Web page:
Shoaib’s only fault, according to his father Rehman Khan, was that he liked to visit religious websites and listen to sermons from different clerics all over the world. “But as far as I know, simply visiting a website cannot be considered a crime, unless it is followed by an action,” said Khan. “People in Balapur have started looking at our family with suspicion. My son is being targeted only because he is young and Muslim.”
‘Our daughter quit college’
Back in Masjidwar, Abdul Malik’s family is also struggling to comprehend their son’s arrest. “They say he used WhatsApp to send a message against the beef ban just before he attacked the policemen,” said Rubina Parveen, Malik’s 16-year-old sister. “But he never owned a smartphone. The only phone he ever had was this old one, with no WhatsApp on it.”
Abdul Malik’s mother holds up the phone that her son used.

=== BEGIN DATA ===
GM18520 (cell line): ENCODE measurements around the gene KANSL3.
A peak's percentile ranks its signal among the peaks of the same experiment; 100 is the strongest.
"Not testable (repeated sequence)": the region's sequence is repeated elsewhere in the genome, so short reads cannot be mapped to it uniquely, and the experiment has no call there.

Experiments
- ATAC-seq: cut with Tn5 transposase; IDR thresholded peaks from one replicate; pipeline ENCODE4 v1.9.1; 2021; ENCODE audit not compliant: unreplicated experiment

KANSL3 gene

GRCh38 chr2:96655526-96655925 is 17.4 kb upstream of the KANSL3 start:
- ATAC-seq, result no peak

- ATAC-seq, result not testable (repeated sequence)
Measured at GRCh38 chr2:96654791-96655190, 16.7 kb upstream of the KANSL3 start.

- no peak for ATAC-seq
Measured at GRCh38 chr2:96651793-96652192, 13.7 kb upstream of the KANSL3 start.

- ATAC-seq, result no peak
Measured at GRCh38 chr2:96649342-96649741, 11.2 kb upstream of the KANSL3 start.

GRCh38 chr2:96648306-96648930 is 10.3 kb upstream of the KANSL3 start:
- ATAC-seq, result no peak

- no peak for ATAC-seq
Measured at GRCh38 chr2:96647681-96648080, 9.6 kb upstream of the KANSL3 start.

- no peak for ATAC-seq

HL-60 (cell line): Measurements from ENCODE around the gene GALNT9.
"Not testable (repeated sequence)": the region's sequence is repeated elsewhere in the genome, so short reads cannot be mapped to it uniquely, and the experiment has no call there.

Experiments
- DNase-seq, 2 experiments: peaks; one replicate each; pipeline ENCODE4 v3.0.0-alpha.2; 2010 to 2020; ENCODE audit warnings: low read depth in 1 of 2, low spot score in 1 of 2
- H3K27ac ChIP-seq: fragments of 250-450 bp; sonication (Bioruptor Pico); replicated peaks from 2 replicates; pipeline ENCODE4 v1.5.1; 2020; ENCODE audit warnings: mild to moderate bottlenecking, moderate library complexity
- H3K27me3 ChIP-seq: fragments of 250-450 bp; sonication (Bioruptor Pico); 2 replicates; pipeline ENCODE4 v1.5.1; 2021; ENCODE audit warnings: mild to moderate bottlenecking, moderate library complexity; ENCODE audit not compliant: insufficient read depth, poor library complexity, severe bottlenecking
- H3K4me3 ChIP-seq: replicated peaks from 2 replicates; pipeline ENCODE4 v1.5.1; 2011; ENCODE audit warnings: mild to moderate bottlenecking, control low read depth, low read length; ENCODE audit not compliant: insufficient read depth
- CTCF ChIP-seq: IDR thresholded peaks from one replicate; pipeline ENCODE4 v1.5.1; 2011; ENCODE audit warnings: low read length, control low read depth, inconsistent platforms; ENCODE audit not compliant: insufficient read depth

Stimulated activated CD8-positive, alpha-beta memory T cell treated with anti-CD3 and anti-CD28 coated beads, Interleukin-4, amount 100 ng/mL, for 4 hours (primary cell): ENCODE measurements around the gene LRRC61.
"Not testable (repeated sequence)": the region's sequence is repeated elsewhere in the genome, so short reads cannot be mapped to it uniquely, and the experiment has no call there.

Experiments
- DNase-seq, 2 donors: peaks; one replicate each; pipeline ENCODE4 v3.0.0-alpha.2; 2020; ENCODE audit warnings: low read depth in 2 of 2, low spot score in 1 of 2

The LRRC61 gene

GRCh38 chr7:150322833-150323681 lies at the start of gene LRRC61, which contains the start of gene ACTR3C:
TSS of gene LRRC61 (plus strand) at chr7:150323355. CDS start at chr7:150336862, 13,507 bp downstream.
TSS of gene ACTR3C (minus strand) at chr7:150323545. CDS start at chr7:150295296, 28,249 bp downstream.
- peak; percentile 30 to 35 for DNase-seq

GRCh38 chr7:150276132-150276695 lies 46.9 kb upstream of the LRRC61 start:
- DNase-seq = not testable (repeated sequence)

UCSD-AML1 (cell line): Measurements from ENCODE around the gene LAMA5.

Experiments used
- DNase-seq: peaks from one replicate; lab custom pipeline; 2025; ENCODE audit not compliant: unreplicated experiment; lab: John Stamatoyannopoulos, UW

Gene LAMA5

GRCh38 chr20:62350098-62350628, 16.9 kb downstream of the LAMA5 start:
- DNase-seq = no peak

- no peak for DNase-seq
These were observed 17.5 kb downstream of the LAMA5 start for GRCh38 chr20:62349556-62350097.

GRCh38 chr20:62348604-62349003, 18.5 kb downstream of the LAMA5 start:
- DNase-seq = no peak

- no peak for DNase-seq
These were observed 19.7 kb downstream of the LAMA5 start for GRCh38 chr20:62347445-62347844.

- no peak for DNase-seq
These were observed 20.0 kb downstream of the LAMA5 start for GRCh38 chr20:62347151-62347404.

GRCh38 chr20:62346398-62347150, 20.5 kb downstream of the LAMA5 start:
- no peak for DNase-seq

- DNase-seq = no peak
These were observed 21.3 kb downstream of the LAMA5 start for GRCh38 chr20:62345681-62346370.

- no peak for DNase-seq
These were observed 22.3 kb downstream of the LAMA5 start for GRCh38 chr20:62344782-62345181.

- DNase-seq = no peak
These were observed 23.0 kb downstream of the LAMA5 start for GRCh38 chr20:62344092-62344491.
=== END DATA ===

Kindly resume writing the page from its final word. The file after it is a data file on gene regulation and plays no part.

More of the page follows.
Patil, however, dismisses the family’s claims as ignorant. “Parents don’t often know what their sons are up to. Malik himself told us that he used to own several phones, discarding them one after another,” said Patil.
Another aspect of the case that has left Malik’s parents dumbfounded is his alleged association with Maulana Mujeeb-ur-Rahman. “That Maulana comes from a different jamaat – a different sect of Sunnis that doesn’t believe in going to dargahs,” said Bibi Zohra. “We would never go to each other’s mosques.”
This, too, Patil has an explanation for. “Yes, both Malik and Mujeeb belong to different Sunni schools of thought, but they had both turned towards the Tablighi ideology in Islam, which is more extremist,” he said.
These words are alien to Malik’s parents, who are busy coping with the emotional and economic loss of their son. As a daily-wage mason, Malik’s father Abdul Razak barely brings home Rs 150 a day, while his mother makes a meagre Rs 300 a month as a domestic worker. Malik, who worked as a helper at a local chemist shop, was the only member who brought home a substantial salary of Rs 3,000 a month, a sum that has stopped flowing in ever since his arrest in September.
“Our daughter has now quit college because there is no money for the fees,” said Bibi Zohra. “We cannot afford a lawyer to fight his case, so we can only trust in Allah to set things right.”